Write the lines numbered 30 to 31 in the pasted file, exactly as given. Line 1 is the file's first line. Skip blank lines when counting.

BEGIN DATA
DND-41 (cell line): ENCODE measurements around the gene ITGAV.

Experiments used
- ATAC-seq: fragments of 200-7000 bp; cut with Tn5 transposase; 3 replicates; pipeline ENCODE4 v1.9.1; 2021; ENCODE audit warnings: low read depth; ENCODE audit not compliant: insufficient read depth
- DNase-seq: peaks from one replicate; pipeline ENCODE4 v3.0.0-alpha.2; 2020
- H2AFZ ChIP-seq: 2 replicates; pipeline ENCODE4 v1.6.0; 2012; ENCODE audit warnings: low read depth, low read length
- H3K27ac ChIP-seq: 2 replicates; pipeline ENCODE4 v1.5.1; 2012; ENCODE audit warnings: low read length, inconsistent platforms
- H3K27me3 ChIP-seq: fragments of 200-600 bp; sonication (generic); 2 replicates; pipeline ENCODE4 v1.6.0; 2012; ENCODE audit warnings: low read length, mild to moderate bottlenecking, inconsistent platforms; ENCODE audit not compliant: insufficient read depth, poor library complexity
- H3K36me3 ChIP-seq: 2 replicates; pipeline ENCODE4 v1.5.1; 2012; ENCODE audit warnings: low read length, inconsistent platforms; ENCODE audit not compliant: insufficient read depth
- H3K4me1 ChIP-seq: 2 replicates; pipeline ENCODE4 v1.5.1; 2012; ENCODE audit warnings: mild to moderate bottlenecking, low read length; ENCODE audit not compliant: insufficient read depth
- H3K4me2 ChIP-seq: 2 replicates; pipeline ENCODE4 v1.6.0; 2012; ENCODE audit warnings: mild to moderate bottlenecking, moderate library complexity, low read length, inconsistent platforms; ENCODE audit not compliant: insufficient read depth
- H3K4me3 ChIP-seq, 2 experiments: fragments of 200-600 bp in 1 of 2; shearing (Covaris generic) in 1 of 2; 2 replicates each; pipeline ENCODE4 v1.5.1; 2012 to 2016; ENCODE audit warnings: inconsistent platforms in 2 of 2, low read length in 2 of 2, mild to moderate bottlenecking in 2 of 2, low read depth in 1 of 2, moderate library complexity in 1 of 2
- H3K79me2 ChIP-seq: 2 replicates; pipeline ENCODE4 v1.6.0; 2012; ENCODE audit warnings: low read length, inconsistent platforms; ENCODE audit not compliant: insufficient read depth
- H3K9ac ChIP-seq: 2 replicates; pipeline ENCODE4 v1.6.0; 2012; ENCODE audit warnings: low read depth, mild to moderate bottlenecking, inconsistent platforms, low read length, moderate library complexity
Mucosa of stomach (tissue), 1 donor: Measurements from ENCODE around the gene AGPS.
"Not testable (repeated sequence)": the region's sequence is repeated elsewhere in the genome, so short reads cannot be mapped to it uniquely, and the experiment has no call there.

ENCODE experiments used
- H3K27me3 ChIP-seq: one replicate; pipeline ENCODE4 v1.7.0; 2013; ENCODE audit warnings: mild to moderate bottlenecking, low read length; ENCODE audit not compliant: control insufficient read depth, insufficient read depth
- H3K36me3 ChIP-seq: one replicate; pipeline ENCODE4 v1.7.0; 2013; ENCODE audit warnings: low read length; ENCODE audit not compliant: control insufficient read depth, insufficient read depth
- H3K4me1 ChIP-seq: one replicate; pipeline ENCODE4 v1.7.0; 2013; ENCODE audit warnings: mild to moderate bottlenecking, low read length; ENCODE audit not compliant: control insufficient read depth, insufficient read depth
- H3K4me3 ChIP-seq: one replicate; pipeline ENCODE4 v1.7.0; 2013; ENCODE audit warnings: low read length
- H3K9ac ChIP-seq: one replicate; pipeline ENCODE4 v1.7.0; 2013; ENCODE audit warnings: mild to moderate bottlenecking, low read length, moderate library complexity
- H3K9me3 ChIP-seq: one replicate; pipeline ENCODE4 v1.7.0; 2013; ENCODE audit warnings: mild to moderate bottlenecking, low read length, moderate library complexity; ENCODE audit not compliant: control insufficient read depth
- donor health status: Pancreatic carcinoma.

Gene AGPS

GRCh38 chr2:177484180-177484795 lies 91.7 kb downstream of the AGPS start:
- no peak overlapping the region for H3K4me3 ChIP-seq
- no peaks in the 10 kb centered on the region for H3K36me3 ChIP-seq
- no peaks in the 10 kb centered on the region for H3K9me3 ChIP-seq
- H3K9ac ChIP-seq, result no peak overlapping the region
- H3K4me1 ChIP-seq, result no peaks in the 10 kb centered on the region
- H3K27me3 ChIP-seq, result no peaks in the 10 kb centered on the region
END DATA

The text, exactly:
- H3K4me1 ChIP-seq, result no peaks in the 10 kb centered on the region
- H3K27me3 ChIP-seq, result no peaks in the 10 kb centered on the region